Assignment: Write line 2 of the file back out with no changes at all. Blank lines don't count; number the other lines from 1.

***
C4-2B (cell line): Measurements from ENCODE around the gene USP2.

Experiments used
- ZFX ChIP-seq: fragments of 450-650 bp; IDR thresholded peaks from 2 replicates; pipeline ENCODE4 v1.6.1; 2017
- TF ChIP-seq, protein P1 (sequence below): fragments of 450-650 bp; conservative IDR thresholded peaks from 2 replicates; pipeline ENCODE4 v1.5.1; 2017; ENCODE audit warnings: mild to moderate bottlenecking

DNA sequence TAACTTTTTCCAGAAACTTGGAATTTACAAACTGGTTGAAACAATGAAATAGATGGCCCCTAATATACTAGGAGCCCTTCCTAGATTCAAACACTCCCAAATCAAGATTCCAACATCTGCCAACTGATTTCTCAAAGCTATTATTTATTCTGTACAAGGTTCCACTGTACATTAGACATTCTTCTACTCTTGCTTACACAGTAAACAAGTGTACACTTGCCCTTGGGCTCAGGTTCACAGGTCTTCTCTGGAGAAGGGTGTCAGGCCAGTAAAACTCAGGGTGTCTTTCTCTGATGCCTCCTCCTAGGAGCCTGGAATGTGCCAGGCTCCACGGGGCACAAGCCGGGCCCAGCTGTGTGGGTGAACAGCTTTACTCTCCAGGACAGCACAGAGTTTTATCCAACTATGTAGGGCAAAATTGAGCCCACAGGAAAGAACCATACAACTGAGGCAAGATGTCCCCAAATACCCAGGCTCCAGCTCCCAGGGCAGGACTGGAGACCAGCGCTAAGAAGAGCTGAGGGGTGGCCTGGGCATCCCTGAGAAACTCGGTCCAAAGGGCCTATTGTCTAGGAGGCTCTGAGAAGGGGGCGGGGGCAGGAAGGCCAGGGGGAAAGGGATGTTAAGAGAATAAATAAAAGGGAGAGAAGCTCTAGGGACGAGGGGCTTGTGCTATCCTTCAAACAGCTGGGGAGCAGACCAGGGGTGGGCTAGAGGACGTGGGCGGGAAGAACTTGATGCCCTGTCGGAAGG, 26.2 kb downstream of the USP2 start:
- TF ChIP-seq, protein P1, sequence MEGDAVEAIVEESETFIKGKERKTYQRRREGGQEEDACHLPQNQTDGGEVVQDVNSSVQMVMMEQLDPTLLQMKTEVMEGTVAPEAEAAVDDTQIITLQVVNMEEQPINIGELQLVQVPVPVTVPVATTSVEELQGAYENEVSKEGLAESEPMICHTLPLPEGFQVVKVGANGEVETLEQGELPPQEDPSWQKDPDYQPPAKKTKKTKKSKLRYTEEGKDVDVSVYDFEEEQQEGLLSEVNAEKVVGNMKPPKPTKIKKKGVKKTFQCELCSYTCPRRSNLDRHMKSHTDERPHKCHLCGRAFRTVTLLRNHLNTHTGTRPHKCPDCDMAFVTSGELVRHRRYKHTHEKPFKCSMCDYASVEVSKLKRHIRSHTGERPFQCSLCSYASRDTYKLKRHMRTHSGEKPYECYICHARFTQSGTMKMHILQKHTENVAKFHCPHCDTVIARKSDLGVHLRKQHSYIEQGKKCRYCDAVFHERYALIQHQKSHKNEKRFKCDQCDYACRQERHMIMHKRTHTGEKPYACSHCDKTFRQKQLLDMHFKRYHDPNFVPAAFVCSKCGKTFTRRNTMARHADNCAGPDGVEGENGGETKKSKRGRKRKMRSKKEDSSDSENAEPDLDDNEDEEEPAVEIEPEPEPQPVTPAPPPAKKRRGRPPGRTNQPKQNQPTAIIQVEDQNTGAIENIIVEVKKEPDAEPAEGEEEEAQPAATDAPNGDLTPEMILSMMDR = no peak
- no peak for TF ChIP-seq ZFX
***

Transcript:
Experiments used